Rabies is an infectious disease that affects the nervous system; including the brain and spinal cord of animals and humans. Once it develops, it is nearly always fatal.

About Rabies

Rabies is caused by a virus in the saliva of infected animals. A person is exposed to rabies when he comes into contact with a live rabies virus, generally by the bite of a rabid animal. There have been rare reports of persons developing rabies after "non-bite exposures (licks by rabid animals, the air in caves infested with rabid bats, and breathing aerosolized rabies virus in the laboratory. Not all exposures result in rabies. However, because of the seriousness of the infection, everyone exposed to rabies should get treatment.

Animals That Carry Rabies

All warm-blooded animals, including people, can get rabies. However, the disease is mostly found in biting animals such as dogs, cats, bats, skunks, foxes, wolves, coyotes, and raccoons. Rabies is present in all parts of the continental United States. It is one of the most widespread diseases known, being found in the Arctic as well as in the temperate and tropical countries of the world. It occurs in animals during any season of the year. Many cases are reported in livestock, including cows, horses, hogs, and sheep. Livestock generally contracts the disease from the bites of infected wild animals, such as skunks and foxes.

The disease in wildlife, especially in skunks, raccoons, and bats, has become increasingly prominent in recent years, accounting for a percentage of all reported cases of animal rabies. Wild animals are the largest source of rabies infection for people and domestic animals in the United States. Wild animals are not suitable pets and may expose people to unnecessary risk.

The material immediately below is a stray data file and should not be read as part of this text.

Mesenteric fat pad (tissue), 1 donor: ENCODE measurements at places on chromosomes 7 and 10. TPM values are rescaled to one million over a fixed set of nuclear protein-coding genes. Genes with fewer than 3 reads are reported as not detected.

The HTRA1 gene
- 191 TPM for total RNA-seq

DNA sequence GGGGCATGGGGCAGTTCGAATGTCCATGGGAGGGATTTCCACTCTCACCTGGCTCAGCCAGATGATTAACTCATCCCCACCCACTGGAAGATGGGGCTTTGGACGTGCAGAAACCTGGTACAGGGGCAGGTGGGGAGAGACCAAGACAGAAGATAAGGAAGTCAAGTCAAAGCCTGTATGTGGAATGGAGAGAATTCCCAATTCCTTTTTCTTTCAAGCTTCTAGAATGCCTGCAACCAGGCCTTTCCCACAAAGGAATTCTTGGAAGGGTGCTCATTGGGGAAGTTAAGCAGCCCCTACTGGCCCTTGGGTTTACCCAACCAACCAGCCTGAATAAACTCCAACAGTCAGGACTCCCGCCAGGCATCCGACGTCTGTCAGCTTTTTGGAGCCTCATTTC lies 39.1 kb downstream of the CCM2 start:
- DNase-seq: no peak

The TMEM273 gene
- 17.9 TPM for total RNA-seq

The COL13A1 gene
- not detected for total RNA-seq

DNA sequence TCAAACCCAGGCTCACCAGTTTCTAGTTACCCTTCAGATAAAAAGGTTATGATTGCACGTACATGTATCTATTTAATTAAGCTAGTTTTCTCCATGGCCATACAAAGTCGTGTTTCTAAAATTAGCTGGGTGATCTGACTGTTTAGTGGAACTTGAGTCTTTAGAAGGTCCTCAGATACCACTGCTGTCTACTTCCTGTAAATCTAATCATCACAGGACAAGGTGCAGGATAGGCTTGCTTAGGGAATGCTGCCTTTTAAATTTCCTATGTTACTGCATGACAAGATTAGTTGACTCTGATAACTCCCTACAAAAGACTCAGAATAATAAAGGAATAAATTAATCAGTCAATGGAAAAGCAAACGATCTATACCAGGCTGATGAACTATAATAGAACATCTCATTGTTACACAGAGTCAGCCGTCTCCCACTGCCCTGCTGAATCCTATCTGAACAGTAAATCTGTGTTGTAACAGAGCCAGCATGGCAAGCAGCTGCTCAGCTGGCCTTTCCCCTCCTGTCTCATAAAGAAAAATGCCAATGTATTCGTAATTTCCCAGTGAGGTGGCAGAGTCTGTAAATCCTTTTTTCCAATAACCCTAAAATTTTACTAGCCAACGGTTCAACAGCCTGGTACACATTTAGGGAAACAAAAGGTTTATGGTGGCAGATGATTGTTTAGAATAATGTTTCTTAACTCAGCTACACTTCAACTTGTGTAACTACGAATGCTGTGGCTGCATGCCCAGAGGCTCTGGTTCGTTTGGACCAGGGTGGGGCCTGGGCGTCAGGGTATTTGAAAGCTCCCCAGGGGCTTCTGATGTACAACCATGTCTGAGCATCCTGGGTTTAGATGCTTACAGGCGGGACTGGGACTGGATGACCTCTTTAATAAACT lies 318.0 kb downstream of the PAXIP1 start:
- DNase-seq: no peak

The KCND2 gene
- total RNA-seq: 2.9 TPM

Incubation Period

The incubation period is from the time the virus is introduced into the body until it reaches the brain and produces symptoms. In people, the incubation period varies from nine days to a year or more (the average is about 45 days).

The length of the incubation period is influenced by location and severity of the bite. Bites on the head and neck usually produce symptoms most rapidly.

If You Are Bitten by a Wild Animal

Immediately wash the wound with lots of soap and running water.

  • Capture the animal, if possible, so it can be tested. Take care to prevent additional bites or damage to the animal's head.
  • Get medical attention. Go to your family doctor or the nearest emergency room.
  • Call your county health authority.
  • Do not delay seeking medical advice!

If necessary, a dead animal may be kept on ice, double bagged in plastic until it can be tested. Always wear gloves, use a shovel and clean the area with one part bleach and 10 parts water. Keep the dead animal in a protected area away from people and other animals.

If You Are Bitten by a Pet Dog or Cat

  • Immediately wash the wound with lots of soap and running water.
  • Obtain the pet owner's name, address and telephone number.
  • Find out if the animals have current rabies vaccination and write down the rabies tag number.
  • Get medical attention. Go to your family doctor or the nearest emergency room.

Call your County health authority. Have the following information ready:

type and description of the animal including any features or marks

  • If it was a pet, whether it wore a collar
  • Tags and where it lives
  • How the bite occurred
  • Whether the animal has been seen in the area before and in what direction it was traveling

What to Do if You See a Wild Animal (Especially a Raccoon, Skunk, Bat, or Fox)

  • Stay away and keep children away.
  • Keep pets indoors.
  • Let the animal go away on its own.
  • If, the animal is in a situation where it can't leave on its own, contact your local authorities or your Fish and Game Officer.
  • If the animal is threatening people or pets; Call your local authorities, animal control officer, or Fish and Game Officer.

If Your Pet Is Exposed to an Animal That Might Be Rabid

  • Wear gloves to handle your pet. Saliva from the rabid animal may be on your pet's fur.
  • Isolate your pets from other animals and people for several hours.
  • Call your county health authority for advice.
  • Call your veterinarian. (Vaccinated pets will need a rabies booster shot within five days of the attack.)
  • An unvaccinated pet must be quarantined for six months or humanely destroyed.

General Precautions to Take

  • Vaccinate your dogs and cats.
  • Tightly cap garbage cans. Do not attract wild animals to your home or yard.
  • Feed pets inside and never leave them outdoors unattended.
  • Keep a pair of work gloves handy to use whenever a pet is attacked.